When it comes to visiting hospitals and doctors’ surgeries I’m a complete coward. My aversion stems partly from the gloomy aspect of my companions, lambs to the slaughter, in the waiting room and also from the strange clinical odour that seems to permeate the very fabric of these most inhospitable of buildings.
And then there is the filling of forms in front of white coated bureaucrats, the ever-so serious looking nurses wielding clipboards and the wail of crying babies and suddenly I feel a terrible sense of doom. What prognosis might the doctor give when he eventually ushers me into his bleak and sterile unit and will I find myself wishing that I’d never visited in the first place?
But all that changed when I moved to Majorca. In my rural town there is the general health centre which is a bright and brisk affair with good doctors and friendly, chatty staff but beyond doubt Dr C has the upper hand. For years Dr C has operated from modest and perfunctory rooms situated on a cobbled alley running off the main town plaça. He’s too wily to display opening and closing times on his front door because he requires the flexibility to arrive and depart as he sees fit. Sometimes he’ll pop out for a coffee and sit in the open air chatting to locals and although normally he’ll arrive at his rooms at eight in the morning, there are days when he pitches up much later. All of this is totally acceptable to the clients of the beloved Dr C who well aware of his eccentricities demonstrate good humour and patience in equal measures until he makes an appearance.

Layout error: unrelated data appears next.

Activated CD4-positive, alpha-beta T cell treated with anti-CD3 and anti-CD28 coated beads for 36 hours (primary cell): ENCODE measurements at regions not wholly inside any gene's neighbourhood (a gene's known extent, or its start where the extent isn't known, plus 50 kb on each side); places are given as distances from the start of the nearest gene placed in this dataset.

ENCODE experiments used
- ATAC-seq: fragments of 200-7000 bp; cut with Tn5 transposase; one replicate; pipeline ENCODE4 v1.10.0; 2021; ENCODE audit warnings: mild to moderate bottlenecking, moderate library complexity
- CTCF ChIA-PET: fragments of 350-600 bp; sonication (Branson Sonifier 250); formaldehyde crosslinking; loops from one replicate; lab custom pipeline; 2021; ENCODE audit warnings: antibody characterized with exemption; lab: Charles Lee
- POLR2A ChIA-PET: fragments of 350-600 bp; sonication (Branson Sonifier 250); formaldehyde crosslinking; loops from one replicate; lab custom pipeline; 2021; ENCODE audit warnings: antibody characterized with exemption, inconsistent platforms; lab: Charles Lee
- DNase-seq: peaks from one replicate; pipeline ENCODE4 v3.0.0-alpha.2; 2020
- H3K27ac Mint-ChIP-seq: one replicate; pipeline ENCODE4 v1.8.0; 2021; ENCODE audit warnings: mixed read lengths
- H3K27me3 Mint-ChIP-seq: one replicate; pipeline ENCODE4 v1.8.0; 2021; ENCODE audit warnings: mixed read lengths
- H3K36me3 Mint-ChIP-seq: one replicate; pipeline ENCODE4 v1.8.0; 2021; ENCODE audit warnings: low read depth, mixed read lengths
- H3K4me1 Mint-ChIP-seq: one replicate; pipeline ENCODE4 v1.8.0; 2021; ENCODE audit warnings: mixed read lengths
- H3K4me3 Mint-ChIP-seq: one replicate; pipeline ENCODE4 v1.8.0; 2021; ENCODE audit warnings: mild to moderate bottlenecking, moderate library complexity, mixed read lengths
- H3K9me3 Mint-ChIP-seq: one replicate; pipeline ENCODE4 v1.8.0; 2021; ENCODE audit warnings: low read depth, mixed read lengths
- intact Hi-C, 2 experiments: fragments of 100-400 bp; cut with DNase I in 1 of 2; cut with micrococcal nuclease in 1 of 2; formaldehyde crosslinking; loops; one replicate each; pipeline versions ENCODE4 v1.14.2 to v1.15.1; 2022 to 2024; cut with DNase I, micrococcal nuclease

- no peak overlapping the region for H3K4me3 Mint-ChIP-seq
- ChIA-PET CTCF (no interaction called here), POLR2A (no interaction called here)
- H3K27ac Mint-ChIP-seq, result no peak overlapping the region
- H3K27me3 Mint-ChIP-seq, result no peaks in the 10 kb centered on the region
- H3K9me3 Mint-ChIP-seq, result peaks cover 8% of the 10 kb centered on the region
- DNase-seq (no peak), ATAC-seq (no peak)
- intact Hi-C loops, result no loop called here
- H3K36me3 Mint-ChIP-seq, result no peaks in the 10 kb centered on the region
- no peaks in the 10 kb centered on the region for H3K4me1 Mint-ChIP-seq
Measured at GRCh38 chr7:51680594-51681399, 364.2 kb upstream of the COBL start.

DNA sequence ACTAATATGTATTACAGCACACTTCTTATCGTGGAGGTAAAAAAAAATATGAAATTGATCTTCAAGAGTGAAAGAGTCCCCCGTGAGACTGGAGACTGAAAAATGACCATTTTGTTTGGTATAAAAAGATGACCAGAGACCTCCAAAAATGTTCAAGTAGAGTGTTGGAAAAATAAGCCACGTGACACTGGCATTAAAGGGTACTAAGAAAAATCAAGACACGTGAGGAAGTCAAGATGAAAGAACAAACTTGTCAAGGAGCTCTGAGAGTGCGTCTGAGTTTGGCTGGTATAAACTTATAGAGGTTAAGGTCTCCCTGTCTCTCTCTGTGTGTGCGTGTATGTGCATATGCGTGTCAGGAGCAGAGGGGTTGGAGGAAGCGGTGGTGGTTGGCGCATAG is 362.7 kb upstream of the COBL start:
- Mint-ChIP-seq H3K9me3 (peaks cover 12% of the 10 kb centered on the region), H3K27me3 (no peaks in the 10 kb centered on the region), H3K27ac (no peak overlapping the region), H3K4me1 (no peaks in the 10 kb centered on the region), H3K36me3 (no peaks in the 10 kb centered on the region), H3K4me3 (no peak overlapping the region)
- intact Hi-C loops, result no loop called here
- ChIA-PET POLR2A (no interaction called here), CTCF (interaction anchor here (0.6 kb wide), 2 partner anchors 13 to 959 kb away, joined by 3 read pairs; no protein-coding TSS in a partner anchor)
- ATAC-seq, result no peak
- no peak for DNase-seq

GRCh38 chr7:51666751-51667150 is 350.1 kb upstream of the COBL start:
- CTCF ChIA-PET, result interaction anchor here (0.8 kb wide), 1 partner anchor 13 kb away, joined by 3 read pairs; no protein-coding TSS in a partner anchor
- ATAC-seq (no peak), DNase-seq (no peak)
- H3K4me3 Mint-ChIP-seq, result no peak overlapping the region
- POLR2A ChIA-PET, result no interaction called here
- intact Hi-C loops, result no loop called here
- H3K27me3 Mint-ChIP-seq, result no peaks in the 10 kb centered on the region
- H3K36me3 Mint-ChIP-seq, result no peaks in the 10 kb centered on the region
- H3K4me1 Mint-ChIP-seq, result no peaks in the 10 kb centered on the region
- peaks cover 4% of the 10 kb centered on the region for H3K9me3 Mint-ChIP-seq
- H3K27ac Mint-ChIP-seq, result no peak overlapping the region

You see a visit to Dr C is, ironically, a very jolly experience and if one’s feeling sick it’s the place that is most likely to lift the spirits. Take last week. I popped by to seek advice from Dr C about a stomach disorder. In the tiny waiting room, untainted by receptionists or staff of any kind, I was greeted by various locals one of whom was our famed priest whose delicious flower honey is sold beyond the valley. In his late eighties he walks miles every day to tend his bees in the mountains and eats huge amounts of the nectar which he tells me is the reason for his unfailingly good health. On the other side of the room was Marga, the owner of the local grocery store and her young daughter, Bel who pulled a sad face when she confided in me about her terrible earache. All the same, she admitted, being unwell meant missing school and Dr C would give her a Chupa Chupa lolly for her troubles, so not all bad.
After ten minutes of chatter in the waiting room, Dr C beckoned me into his lair. As is his custom, he bent forward, kissed my hand, told me how radiant I was looking, and ushered me to a chair. We talked about the latest tomes on the Spanish Civil War which led us on to an animated discussion about the role of Churchill during that time and his relationship with Franco. Dr C then pulled a massive manuscript from his in-tray and handed it to me together with a National Geographic cutting that had inspired his latest foray into fiction. Despite his homely and comfortable girth and rosy cheeks that hint at good living and a settled life in the Soller Valley, the good Dr C is an intrepid traveller visiting off the map destinations and Middle Eastern countries every year, quite alone. On his return to Majorca he draws from his many experiences to indulge one of his favourite pastimes, writing stories.
Fifteen minutes into my visit, Dr C gave a heavy sigh and told me how troubling history could be. Yes indeed. After a pause, he fixed his chocolate eyes on me and offered a winning smile. ‘So, señora, what was it you wanted to see me about today?’
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